The economic slowdown has occurred against the backdrop of persistently low levels of UK investment relative to other advanced economies (Figure 4) in both the private and public sectors. The trends differ, however. Private sector investment began falling in the late 1990s, dipped during the financial crisis and then started to recover before stagnating again following the Brexit referendum. The reasons for this are complex and differ over time, but one of the reasons for the recent underperformance is policy uncertainty.

Public sector investment on the other hand was rising during the 1990s and until the financial crisis, suffered during the austerity of the early 2010s, and then recovered slightly between 2014 and 2022. Based on current plans set out in the Spring Budget of 2024, public sector gross fixed capital formation is set to fall as a share of GDP.

Figure 4: Capital Investment (gross fixed capital formation) as a share of GDP, UK and G7 countries

A. Private Sector Investment over GDP             B. Public Sector Investment over GDP

      

Notes: Sourced from OECD Data Explorer, Data accessed: 28 May 2024. Series: Annual investment by asset and institutional sector: General government and Total Corporations; Annual GDP and components – output approach. All series in national currency, current prices.

In order to provide more policy certainty and consistency, Labour have committed to bringing back the Industrial Strategy Council, and placing it on a statutory footing.

Policies to improve growth

Both main parties have put the economy at the centre of their campaigns. There are a number of welcome shared policy priorities on business investment – such as the need for pension reforms to unlock finance for UK investments, and addressing planning barriers that hold back infrastructure projects and housebuilding. But planning reforms are politically hard and the current government has made very limited progress – the Labour party seems willing to be more radical.

Labour also differentiates itself with an emphasis on stability including via a more explicit and lasting industrial strategy, linking this also to its mission to decarbonise the UK energy system by 2030 in its Green Prosperity Plan. In order to provide more policy certainty and consistency, Labour have committed to bringing back the Industrial Strategy Council, and placing it on a statutory footing.

A key issue relates to financing public sector investment for productivity and net zero. Labour plan additional public sector investment of around £4.7 billion per year as part of its Green Prosperity Plan, and have set out some changes to fiscal frameworks that might be more permissive of higher public investment, but plan to keep to the government’s rule of a falling debt to GDP ratio between years four and five of a forecast horizon. This will likely be the binding constraint on investment spending in the next few years.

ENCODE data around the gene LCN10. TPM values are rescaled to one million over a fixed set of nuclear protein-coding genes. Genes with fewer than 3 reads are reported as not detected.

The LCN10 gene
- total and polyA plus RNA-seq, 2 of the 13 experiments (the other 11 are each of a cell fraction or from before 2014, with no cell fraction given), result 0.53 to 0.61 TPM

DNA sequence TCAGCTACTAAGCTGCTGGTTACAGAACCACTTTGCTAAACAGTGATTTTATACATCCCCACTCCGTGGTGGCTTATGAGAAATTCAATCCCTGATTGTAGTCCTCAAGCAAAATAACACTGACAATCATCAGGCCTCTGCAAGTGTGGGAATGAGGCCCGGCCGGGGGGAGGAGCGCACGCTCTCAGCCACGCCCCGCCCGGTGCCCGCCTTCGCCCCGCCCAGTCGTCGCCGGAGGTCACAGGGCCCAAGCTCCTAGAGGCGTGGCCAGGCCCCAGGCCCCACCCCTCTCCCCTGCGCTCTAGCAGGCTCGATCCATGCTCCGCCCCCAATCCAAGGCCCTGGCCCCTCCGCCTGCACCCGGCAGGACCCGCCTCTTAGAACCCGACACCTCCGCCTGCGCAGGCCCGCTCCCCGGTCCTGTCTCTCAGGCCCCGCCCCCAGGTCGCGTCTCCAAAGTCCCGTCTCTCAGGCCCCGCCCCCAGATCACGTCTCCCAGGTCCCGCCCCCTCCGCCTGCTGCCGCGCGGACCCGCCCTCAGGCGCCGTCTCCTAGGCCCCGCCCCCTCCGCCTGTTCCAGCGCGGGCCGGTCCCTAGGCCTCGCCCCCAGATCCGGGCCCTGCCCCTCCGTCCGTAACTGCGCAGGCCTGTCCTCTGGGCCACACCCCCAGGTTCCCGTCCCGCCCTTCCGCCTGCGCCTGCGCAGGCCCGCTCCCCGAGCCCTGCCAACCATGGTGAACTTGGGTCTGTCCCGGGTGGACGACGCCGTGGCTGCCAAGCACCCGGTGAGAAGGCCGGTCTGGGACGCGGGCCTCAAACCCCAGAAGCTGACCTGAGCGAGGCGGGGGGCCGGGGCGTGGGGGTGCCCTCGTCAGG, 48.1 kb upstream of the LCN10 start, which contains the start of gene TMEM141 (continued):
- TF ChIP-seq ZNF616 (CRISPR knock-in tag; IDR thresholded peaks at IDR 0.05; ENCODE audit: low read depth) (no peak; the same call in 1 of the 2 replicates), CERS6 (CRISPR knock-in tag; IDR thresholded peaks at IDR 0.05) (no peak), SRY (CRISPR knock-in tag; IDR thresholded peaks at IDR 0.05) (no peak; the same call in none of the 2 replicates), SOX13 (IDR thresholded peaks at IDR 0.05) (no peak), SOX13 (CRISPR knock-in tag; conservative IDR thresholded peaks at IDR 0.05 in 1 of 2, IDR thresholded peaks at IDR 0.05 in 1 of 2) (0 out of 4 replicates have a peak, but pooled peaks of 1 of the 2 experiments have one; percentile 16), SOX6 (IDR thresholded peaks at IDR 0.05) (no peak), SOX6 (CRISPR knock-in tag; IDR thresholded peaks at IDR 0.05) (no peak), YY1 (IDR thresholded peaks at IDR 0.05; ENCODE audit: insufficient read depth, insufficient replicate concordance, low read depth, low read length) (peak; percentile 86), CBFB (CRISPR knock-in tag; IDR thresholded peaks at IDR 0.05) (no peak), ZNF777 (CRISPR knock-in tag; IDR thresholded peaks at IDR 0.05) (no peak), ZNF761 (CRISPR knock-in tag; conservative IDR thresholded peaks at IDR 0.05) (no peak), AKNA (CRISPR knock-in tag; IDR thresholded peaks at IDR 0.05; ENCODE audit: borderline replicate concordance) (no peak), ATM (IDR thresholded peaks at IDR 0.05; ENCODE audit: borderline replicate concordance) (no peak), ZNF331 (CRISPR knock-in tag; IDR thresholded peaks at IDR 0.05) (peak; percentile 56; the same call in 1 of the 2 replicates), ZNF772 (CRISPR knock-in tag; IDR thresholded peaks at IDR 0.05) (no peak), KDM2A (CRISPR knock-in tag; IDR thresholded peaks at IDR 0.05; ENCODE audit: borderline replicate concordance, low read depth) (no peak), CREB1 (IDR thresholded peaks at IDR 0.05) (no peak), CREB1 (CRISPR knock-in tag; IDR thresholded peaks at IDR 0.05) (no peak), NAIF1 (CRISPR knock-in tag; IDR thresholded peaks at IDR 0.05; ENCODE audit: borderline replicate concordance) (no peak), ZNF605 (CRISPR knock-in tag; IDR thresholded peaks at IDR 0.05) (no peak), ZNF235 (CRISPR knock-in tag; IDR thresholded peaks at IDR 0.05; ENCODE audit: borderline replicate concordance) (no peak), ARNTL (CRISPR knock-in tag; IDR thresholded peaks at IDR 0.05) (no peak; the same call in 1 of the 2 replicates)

It is clear that the next government will inherit a challenging economic position and a radical approach is likely to be needed.

The need for a radical approach

While the Conservatives have made some progress on long-term reforms to increase business investment, the party seems still to be focused on tax cuts which will do little to address long-term productivity growth, and which would have to be funded by further unspecified cuts to public services or investment. Labour appears willing to take a more explicitly strategic approach, with a welcome emphasis on net zero in its growth strategy, although it is clearly constrained in terms of what can be committed in terms of resources. The reforms being outlined should be consistent with promoting stability, and more focus on long-term value creation within the fiscal framework. Overall, it is clear that the next government will inherit a challenging economic position and a radical approach is likely to be needed.


This blogpost is based on the CEP election analysis: growth and productivity.

All articles posted on this blog give the views of the author(s), and not the position of LSE British Politics and Policy, nor of the London School of Economics and Political Science.

Image credit: 3rdtimeluckystudio on Shutterstock

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About the author

Anna-Valero

Anna Valero

Anna Valero is a Distinguished Policy Fellow and Director of the Growth Programme at the LSE’s Centre for Economic Performance, Deputy Director of the Programme on Innovation and Diffusion (POID), and an Associate of the Grantham Research Institute, LSE.

john-vanreenen

John Van Reenen

John Van Reenen is the Ronald Coase Chair in Economics and School Professor in the Department of Economics at LSE and the Director of the Programme on Innovation and Diffusion (POID). He is also an associate and former director of the Centre for Economic Performance at LSE.

Posted In: Economy and Society | General Election 2024
Creative Commons Attribution-NonCommercial-NoDerivs 3.0 Unported
This work by British Politics and Policy at LSE is licensed under a Creative Commons Attribution-NonCommercial-NoDerivs 3.0 Unported.